We are all aware of the dangers of tanning beds and their correlation to skin cancer, premature aging and wrinkles, yet millions continue to participate in this damaging practice to get that sunny glow. The real surprise is that there is something more to this strong desire to bronze ourselves, despite the known hazards.
New research shows that frequent tanners mimic the behavior of drug addicts, except in the case of the former, the dependence is on ultraviolet rays. Dr. Bryon Adinoff, a professor of psychiatry at the University of Texas Southwestern Medical Center, conducted a study to prove that the human brain responds to UV lights just as a smoker’s brain responds to cigarettes.
Dr. Adinoff’s research consisted of a small group of regular tanners who were injected with a radioisotope that allowed for monitoring of their brain activity during tanning. Brain activity levels were higher during real tanning sessions, as opposed to those with no ultraviolet lights in use. The participants showed actual withdrawal symptoms after a session with no UV lighting, and they admitted that the urge to tan remained as high as it had been before the “faux” session.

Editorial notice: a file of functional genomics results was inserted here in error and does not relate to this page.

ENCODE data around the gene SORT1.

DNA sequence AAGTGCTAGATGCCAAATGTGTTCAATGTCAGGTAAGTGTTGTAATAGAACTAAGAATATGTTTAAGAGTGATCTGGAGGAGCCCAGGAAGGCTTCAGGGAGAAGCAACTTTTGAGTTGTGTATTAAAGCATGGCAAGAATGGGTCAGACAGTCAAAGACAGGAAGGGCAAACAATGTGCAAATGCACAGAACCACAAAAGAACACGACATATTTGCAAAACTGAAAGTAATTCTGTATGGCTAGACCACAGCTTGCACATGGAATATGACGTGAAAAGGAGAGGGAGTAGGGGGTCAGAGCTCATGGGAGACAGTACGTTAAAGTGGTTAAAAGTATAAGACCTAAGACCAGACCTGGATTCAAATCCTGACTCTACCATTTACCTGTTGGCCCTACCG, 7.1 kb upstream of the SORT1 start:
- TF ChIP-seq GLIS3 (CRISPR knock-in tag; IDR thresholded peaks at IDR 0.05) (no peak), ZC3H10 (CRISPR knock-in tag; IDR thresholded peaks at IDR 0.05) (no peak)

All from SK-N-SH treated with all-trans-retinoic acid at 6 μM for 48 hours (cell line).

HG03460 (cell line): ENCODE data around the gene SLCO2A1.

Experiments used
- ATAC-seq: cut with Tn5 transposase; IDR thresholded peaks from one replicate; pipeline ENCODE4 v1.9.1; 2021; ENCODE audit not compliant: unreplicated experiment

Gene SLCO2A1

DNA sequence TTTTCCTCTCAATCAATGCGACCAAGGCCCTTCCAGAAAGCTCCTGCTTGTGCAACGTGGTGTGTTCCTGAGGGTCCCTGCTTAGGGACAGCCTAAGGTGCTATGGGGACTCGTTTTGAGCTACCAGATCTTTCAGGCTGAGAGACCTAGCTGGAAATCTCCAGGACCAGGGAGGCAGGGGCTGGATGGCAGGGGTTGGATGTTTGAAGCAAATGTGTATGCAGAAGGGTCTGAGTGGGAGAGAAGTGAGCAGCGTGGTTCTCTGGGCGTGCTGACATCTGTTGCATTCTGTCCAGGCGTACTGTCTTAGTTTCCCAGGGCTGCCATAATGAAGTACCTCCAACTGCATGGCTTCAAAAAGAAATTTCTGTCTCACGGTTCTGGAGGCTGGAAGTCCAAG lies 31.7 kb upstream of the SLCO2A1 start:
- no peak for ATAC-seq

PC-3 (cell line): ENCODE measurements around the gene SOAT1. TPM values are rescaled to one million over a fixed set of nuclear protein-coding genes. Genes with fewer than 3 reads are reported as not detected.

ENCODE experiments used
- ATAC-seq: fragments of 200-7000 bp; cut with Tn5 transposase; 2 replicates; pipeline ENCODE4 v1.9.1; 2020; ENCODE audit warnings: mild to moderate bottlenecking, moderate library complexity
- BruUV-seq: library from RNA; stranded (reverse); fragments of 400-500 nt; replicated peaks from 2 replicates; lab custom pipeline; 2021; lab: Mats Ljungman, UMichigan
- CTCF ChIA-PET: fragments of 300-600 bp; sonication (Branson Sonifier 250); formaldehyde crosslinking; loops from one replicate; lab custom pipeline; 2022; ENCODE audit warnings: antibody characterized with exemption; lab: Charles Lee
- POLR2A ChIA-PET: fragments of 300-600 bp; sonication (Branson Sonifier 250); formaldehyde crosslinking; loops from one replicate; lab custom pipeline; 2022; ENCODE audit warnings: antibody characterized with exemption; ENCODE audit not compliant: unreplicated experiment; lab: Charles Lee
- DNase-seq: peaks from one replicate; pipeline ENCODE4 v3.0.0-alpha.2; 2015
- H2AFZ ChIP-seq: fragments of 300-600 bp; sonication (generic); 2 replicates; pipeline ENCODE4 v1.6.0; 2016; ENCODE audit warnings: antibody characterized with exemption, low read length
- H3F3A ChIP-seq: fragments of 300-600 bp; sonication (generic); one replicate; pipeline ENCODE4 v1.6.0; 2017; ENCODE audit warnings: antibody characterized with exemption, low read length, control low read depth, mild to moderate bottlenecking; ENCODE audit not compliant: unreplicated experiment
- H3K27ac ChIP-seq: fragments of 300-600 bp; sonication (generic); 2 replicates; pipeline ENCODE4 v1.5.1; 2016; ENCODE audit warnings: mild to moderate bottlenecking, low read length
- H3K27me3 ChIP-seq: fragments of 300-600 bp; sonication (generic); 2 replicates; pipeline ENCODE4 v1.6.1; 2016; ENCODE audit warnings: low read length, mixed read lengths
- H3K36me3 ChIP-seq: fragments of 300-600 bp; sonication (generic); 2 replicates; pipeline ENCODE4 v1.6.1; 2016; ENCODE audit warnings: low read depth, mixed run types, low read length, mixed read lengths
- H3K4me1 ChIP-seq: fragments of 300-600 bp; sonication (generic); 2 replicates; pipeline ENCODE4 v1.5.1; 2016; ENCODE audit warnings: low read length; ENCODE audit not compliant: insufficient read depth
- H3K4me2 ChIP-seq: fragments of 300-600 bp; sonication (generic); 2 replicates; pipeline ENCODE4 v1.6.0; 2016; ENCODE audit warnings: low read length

So are fans of tanning responding to the actual effect that UV rays have on their brains, or are they just constantly in pursuit of a deeper, darker, sun-kissed shade? The probable answer is both. Of course, the best and safest course of action is to stay out of the tanning beds altogether. During the summer, there is ample opportunity to catch some natural rays, using the proper protection. See our upcoming Summer issue of GRAVITAS for details about recommended sunscreens to block those harmful rays. So, get your glow on, girls…but be smart about it and play it safe.
Your healthy, wrinkle-free, older self—many years down the road—will thank you!